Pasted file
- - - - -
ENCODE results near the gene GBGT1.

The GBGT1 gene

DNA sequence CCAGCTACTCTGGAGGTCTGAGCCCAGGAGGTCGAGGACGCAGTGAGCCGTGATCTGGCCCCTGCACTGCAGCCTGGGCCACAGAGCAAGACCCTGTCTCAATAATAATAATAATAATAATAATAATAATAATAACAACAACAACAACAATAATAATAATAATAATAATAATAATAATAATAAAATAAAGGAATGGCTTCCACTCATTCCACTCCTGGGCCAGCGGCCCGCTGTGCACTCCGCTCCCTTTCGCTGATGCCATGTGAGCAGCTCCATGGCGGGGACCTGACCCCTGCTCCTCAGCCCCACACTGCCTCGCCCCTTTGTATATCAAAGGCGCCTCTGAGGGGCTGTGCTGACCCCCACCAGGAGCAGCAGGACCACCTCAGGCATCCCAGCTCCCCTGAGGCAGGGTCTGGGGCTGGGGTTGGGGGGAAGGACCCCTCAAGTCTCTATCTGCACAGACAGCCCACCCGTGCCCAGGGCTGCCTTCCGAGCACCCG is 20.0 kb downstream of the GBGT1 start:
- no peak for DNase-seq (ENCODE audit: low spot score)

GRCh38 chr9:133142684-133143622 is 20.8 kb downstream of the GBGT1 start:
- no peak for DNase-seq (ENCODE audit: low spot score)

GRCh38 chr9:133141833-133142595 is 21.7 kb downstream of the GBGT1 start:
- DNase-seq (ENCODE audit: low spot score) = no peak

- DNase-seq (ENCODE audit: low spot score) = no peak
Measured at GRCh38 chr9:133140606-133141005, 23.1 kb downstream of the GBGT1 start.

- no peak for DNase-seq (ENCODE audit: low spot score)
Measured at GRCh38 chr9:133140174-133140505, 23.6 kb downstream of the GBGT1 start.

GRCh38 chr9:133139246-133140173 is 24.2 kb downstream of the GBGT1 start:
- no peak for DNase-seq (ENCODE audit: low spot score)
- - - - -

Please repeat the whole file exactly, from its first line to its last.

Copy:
ENCODE results near the gene GBGT1.

The GBGT1 gene

DNA sequence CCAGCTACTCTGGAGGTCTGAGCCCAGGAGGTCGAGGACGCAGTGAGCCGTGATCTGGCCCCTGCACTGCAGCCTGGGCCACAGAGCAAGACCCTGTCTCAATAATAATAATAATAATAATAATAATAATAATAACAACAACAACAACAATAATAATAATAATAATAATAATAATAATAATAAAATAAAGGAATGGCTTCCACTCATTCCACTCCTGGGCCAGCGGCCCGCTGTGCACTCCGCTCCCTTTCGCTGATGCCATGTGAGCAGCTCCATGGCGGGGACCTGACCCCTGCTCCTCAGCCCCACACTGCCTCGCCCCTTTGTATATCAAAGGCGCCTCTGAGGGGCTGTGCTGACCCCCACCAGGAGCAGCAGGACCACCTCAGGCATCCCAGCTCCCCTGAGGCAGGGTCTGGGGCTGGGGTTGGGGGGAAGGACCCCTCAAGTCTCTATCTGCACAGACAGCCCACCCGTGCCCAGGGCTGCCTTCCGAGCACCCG is 20.0 kb downstream of the GBGT1 start:
- no peak for DNase-seq (ENCODE audit: low spot score)

GRCh38 chr9:133142684-133143622 is 20.8 kb downstream of the GBGT1 start:
- no peak for DNase-seq (ENCODE audit: low spot score)

GRCh38 chr9:133141833-133142595 is 21.7 kb downstream of the GBGT1 start:
- DNase-seq (ENCODE audit: low spot score) = no peak

- DNase-seq (ENCODE audit: low spot score) = no peak
Measured at GRCh38 chr9:133140606-133141005, 23.1 kb downstream of the GBGT1 start.

- no peak for DNase-seq (ENCODE audit: low spot score)
Measured at GRCh38 chr9:133140174-133140505, 23.6 kb downstream of the GBGT1 start.

GRCh38 chr9:133139246-133140173 is 24.2 kb downstream of the GBGT1 start:
- no peak for DNase-seq (ENCODE audit: low spot score)